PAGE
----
Anyone can participate in the general pantry gardening. For those who want to grow food on their own, personal rows measuring 100 square feet are rented for an annual fee of $15, which includes plants, seeds and instruction as needed. The personal gardeners also commit, in addition to taking care of their own row, to eight hours of monthly gardening on the general food pantry rows.

The current 16 personal row gardeners have harvested over 800 pounds of fresh produce since January 2008a sizeable portion of which they donated to the food pantry.

Tending the plot
The Normans retired business professionalsand the new committee brought in additional master gardeners to put their green-thumb training into practice, increased advertising to attract more personal row gardeners, and worked with the news media to increase the public’s knowledge of the garden. Due to their efforts, the garden is now for the first time in over five years fully self-supporting.

“This year, the corps won’t even have to pay the water bill,” Norman said.

The garden committee does accept donations, but believes a big part of its success is in earning its own money. They sell plants and flowers to a local florist and farmer’s market, yielding over $800 this year. A local restaurant also buys an unlimited supply of herbs from the garden for $100 per season.

The community garden recently received a $4000 grant from Garden Enhanced Nutrition Education (GENE), a program run through Oregon State University. The money paid for a fiberglass greenhouse, which was installed in mid-September and will now allow more food to be grown from seed year-round. The grant money will also help the gardeners upgrade the water system to alleviate leaks and provide automation.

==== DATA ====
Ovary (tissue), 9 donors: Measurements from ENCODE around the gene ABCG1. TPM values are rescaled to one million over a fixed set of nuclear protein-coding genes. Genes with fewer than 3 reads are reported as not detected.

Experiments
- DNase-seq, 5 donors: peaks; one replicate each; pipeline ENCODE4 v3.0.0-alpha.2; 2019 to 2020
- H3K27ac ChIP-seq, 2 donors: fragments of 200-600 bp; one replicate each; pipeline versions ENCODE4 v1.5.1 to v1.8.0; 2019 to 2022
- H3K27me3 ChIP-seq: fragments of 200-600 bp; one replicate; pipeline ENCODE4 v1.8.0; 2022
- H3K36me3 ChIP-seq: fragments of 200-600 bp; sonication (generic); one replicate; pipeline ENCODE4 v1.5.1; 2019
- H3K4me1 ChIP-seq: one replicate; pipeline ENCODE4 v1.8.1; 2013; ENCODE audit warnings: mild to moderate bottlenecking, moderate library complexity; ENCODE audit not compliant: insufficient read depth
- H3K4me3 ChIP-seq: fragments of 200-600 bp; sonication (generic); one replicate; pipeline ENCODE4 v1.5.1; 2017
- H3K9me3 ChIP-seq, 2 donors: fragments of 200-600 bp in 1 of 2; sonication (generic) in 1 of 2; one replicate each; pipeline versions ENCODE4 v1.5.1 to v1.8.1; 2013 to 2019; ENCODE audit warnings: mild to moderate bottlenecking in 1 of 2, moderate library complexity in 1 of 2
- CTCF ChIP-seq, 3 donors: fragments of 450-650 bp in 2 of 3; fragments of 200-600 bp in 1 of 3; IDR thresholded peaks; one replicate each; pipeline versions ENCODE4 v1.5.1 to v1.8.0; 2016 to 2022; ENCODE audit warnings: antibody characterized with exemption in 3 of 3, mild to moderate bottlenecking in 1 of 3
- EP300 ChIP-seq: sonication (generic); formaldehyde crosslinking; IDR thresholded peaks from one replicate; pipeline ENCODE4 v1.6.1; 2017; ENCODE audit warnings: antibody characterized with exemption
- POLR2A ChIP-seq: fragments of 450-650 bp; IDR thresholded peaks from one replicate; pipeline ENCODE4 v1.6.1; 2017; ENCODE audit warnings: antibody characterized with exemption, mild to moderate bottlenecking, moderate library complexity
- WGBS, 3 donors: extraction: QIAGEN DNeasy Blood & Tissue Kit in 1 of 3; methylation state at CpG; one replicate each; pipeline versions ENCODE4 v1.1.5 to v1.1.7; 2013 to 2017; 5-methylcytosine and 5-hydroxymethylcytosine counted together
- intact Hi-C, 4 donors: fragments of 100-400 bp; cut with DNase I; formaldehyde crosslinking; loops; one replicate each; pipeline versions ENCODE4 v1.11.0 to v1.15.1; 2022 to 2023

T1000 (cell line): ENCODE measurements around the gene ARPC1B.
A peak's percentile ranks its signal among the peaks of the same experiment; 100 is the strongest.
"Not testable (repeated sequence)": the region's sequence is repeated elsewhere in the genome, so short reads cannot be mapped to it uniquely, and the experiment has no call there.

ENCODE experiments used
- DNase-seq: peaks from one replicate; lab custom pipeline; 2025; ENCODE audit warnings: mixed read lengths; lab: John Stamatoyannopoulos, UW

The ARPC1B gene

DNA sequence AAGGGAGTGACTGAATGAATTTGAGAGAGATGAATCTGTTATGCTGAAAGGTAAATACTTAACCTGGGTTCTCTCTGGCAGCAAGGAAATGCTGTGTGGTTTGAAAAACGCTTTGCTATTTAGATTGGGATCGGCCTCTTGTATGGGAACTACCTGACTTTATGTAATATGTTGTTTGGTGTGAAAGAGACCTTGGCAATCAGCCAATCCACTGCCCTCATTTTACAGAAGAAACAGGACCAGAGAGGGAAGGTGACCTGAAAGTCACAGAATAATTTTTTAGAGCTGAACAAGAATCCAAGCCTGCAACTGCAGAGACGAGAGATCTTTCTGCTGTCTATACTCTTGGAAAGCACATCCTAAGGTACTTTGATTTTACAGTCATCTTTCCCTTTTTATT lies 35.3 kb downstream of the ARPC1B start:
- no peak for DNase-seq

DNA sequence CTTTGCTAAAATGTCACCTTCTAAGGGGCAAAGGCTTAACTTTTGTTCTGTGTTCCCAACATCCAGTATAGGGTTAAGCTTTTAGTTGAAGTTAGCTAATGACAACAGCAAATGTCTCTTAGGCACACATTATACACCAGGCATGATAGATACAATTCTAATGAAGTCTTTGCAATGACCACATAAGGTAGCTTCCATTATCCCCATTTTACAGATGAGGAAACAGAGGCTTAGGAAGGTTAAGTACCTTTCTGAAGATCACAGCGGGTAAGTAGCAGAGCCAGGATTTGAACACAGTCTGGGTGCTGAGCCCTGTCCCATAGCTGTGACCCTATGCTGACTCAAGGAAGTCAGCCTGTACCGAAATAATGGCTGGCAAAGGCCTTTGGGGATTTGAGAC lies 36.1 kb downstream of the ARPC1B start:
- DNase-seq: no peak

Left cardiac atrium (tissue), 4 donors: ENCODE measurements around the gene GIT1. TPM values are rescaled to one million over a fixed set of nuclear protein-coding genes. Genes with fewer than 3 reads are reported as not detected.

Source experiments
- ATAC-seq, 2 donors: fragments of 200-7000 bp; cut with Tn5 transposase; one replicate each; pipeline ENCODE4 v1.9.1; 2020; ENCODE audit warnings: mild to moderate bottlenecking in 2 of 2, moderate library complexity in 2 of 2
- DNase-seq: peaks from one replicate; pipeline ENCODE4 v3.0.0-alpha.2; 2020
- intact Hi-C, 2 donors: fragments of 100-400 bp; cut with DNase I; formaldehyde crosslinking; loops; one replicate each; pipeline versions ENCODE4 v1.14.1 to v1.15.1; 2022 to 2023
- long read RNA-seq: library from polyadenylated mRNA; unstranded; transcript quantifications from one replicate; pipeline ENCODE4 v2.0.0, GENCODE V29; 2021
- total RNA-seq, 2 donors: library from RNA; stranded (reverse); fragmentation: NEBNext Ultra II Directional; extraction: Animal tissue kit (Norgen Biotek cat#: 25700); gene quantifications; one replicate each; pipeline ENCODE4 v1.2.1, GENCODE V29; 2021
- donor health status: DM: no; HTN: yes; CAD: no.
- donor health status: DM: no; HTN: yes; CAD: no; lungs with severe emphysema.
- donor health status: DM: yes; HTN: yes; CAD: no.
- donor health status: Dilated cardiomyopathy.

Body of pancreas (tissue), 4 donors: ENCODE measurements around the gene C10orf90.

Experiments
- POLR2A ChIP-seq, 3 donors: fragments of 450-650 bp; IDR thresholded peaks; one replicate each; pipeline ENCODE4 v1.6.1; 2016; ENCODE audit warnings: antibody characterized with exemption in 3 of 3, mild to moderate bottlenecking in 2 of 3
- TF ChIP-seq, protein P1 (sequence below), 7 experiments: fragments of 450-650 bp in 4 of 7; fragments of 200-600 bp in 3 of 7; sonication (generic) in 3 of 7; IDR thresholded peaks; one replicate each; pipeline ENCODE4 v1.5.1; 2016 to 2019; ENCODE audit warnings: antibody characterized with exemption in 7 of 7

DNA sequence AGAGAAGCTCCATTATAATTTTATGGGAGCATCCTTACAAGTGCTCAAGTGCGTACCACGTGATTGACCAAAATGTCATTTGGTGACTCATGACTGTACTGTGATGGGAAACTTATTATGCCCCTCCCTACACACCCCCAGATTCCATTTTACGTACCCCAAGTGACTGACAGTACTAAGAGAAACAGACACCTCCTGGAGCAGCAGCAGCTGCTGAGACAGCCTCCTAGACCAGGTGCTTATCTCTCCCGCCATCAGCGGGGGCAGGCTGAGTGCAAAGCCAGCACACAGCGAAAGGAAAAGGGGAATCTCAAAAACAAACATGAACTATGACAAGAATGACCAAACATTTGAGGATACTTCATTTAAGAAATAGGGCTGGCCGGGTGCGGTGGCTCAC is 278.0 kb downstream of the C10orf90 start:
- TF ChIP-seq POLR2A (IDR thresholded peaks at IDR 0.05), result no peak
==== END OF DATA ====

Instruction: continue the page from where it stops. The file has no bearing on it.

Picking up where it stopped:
Produce for the soul
“When I am out in the community and mention that I help coordinate The Salvation Army community garden, people instantly respond,” Norman said. “They take notice when they drive down Second Street, past The Salvation Armythey know something is going on there.”

If leftover food remains in the pantry at the end of the day, the Army makes sure it gets to local food banks and soup kitchens before it spoils.

“With the economy bad right now though, food is going fast,” Norman said. “But the garden also helps spark the heart of generosity when people know it is helping others be fed more nutritiously.”

She recalled a farmer who was going to sell them bales of hay to use between the rows until he found out it was for the Army’s garden; then he donated it. A landscaper arrived one day with enriched soil to contribute; Western Oregon Waste supplies compost soil every year; a local mushroom farmer said he would donate mushroom compost whenever it’s needed.

“People have a better understanding of what The Salvation Army does in the community as a whole because of this garden,” Trimmer said. “They come to this building and are around our ministry. Some of the gardeners’ kids have even become involved in our youth ministry over the years.”

Normanlike all the gardeners involvedenjoy the hobby. “My mom always said, ‘Gardening is good for the soul,’ and it really is,” she said.

They would all agree that gardening is even better when it feeds the hungry.